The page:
There’s an Interesting edition of Contemporary Art & Investment out this month with, amongst other things, a feature on “Plants as a Kind of Art Relationshipology” (sic) for which I was asked to write a new piece about Emi Uemura and her work. This piece sits after a rather fine piece by Michael Eddy which gives a broader view of her practice.
Social Food: Emi Uemura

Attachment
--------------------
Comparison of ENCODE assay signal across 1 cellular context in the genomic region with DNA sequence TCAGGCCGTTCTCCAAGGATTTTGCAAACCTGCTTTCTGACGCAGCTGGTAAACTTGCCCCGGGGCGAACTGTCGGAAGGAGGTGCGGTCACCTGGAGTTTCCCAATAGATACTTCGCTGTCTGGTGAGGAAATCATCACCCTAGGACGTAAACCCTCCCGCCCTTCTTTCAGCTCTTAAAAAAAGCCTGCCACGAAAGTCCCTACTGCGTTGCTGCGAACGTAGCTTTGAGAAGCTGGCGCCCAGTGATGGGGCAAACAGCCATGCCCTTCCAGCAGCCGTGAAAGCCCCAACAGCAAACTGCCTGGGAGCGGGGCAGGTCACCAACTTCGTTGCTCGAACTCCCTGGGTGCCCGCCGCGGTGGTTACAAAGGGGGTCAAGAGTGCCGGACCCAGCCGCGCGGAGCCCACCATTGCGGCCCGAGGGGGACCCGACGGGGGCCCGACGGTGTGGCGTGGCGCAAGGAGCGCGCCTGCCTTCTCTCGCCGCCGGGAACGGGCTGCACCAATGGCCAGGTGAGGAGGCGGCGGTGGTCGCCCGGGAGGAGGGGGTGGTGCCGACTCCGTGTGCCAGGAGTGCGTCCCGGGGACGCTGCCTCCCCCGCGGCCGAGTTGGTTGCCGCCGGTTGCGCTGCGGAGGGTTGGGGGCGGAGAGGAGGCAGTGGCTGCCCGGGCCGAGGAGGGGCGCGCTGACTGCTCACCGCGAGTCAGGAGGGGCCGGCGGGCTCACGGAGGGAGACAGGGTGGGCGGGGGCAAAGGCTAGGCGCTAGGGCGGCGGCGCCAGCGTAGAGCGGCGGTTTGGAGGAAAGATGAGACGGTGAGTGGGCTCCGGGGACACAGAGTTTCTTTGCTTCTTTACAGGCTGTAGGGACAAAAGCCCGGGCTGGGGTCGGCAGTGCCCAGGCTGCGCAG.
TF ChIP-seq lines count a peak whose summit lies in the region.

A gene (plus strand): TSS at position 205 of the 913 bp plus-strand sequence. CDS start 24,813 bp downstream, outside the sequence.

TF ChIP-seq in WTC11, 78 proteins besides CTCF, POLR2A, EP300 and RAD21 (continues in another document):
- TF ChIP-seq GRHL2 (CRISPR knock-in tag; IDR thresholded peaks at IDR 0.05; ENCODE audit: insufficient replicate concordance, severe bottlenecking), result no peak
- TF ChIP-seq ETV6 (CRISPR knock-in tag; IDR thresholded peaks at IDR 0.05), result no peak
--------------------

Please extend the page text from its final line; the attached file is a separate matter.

Through a number of discussions with Emi Uemura, alongside the more obvious subject matter, I’ve come to understand her work as dealing with a boundary between art and life that is forever friable and purposely undefined. I see her taking this position to prevent barriers either to the works’ appreciation or to the applicability of the work. Her subject matter highlights the raw materials of life—our food—and the processes of its production and delivery, but also the significance of our every-day decisions about it. Indeed “the every-day” may be seen as a consistent theme running through her work, an awareness of the unconscious, unremarked actions influenced by our environments and which are part of the bedrock of society. Although her works deal with “big” issues, the environment, organic food, etc. they deliberately try to stay small in scale and demonstrate a lightness of touch, keeping the effects on a personal level.